15:04 GMT24 July 2021
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    US President Joe Biden said Tuesday that defending voting rights in the United States was a “national imperative,” calling the slew of Republican state legislation this year restricting access to voting “the most significant test of our democracy since the Civil War.”

    “There’s an unfolding assault taking place in America today … an assault on democracy, an assault on liberty, an assault on who we are, who we are as Americans,” Biden said, speaking from the National Constitution Center in Philadelphia, Pennsylvania.

    The choice of venue was itself significant: the Declaration of Independence and US Constitution were both signed in the eastern port city, just blocks from the hall where Biden made his remarks.

    “Bullies and merchants of fear, peddlers of lies, are threatening the very foundation of our country … They want to make it so hard ... that they hope people don't vote at all. That's what this is about,” he said, noting that 17 states this year have enacted 28 new laws making it harder for Americans to vote.

    The Democratic leader drew extensive comparisons between the slew of laws and court rulings restricting access to voting and control over voting processes to the nation’s long history of civil rights fights focused on voting rights, including the movements for Black suffrage and women’s suffrage.

    “The 21st Century Jim Crow assault is real, it’s unrelenting, and we are going to challenge it vigorously,” Biden said.
    © AP Photo / Ben Gray
    Supporters of Georgia State Rep. Park Cannon, D-Atlanta, leave the State Capitol in Atlanta on Monday morning, March 29, 2021 after escorting her into the building. Cannon was arrested last week for knocking on the governor's office door as he signed voting legislation.

    He urged passage of the For the People Act, a sweeping bill that would reverse many of the state-level voting rights changes as well as combat gerrymandering of districts and change campaign finance laws, but which was successfully filibustered by Republicans in the US Senate last month. However, he also said he would be doubling the size of the voting rights section of the US Department of Justice’s Civil Rights Division and the number of enforcement staff.

    However, Biden has so far resisted calls to end the filibuster, which he has the power to do, despite it blocking much of the legislation central to his agenda, including the Protect the Right to Organize (PRO) Act, the American Families Plan, the American Jobs Plan, and the Equality Act.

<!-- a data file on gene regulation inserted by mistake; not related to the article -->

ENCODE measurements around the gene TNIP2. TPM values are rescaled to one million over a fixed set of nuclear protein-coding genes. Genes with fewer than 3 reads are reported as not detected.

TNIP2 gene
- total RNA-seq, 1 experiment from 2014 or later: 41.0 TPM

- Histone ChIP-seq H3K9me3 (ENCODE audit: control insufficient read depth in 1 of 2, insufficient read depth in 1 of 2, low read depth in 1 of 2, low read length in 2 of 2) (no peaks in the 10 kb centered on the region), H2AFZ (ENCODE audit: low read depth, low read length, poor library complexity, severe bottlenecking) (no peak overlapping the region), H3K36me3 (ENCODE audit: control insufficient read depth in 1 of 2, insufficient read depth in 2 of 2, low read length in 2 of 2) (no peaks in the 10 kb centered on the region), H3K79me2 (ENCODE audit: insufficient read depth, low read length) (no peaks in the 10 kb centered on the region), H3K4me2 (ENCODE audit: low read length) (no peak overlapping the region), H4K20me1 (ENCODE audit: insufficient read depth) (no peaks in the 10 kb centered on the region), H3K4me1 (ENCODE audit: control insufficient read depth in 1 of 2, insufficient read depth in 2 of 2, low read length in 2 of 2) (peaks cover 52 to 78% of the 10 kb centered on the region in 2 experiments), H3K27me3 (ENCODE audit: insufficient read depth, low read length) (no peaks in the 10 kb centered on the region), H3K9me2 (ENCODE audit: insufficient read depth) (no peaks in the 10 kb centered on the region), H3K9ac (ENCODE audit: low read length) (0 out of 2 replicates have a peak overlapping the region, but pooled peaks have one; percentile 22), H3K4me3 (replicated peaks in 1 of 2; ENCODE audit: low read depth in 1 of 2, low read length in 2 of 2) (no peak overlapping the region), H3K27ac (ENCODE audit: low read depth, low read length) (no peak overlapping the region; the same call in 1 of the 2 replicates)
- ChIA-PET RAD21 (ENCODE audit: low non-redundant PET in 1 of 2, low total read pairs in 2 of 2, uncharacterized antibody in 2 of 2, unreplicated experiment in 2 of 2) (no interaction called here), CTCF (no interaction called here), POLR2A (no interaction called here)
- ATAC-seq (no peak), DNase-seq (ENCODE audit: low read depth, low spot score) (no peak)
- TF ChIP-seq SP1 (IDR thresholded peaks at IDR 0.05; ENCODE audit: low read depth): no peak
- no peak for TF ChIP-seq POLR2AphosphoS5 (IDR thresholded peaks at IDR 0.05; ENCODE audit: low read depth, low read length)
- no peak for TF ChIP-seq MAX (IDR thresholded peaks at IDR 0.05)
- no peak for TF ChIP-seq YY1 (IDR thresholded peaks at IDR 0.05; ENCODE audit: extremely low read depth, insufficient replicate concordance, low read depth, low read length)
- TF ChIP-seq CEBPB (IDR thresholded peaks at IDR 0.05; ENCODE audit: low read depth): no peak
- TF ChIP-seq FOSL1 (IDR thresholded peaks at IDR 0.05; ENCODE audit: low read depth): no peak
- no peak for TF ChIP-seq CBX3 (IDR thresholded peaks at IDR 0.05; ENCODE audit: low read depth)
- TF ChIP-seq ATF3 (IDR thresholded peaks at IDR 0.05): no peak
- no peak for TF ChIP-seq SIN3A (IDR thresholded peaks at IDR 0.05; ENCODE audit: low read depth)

‘Have You No Shame’?

    Biden also assailed the enduring view among Republicans that the November 2020 election was stolen and that then-President Donald Trump was the true victor, and the corresponding defense of the insurrection at the US Capitol on January 6, 2021, when Trump supporters attempted to block certification of the Electoral College’s voting results.

    “The Confederates back then never breached the Capitol as insurrectionists did on January 6,” Biden said, referring to the pro-slavery faction that ruled 11 southern states and attempted to secede from the United States in 1861 in order to preserve the enslavement of Black Americans. The four-year-long civil war that followed killed as many as 850,000 people and remains the bloodiest conflict for Americans in US history, although it resulted in the freeing of four million enslaved Black Americans and the abolition of slavery outside of prisons.

    According to a Quinnipiac poll conducted in late May, two-thirds of Republicans believe Biden’s November 2020 election victory wasn’t legitimate, although 64% of Americans overall believe that it was. The poll also found that two-thirds of Republicans would like to see Trump, who has only served one out of a possible two terms in office, run for president again in 2024. Those numbers are up substantially from the period immediately after the attempted putsch in which five people were killed, when it was just 42% of Republicans.

    Biden attempted to cross the aisle and win over some of that support to his voting rights push by appealing to Americans’ “sacred right to vote,” while noting the concern world leaders voiced to him about the future of American democracy after the Capitol was stormed.

    “We’ll be asking my Republican friends in Congress and states and cities and counties to stand up for God’s sake,” Biden said. “And help prevent this concerted effort to undermine our election and the sacred right to vote. Have you no shame?”

    ​Many, if not all, of the voting restrictions introduced by Republicans in the weeks and months after the November 2020 election were motivated by claims made by Trump that widespread fraud had allowed Democrats to manipulate the results of the vote, including by changing the way people voted and by producing fake mail-in ballots.

    “Audits, recounts were conducted in Arizona, Wisconsin, in Georgia it was recounted three times. It’s clear, for those who question the results and challenge the integrity of the election: no other election has ever been held under such scrutiny and such high standards. The Big Lie is just that: a big lie,” Biden said to applause.

    ​Trump has continued to push his claims at political events, including the Conservative Political Action Conference (CPAC) summer gathering in Dallas, Texas, over the weekend, where he raged that “we were doing so well until the rigged election happened to come along. We were doing really well."

    "Unfortunately, this was an election where the person that counts the votes was far more important than the candidate, no matter how many votes that candidate got - and we got record numbers of votes,” Trump said.


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    insurrection, Donald Trump, US Election 2020, Voting Rights, Philadelphia, Joe Biden
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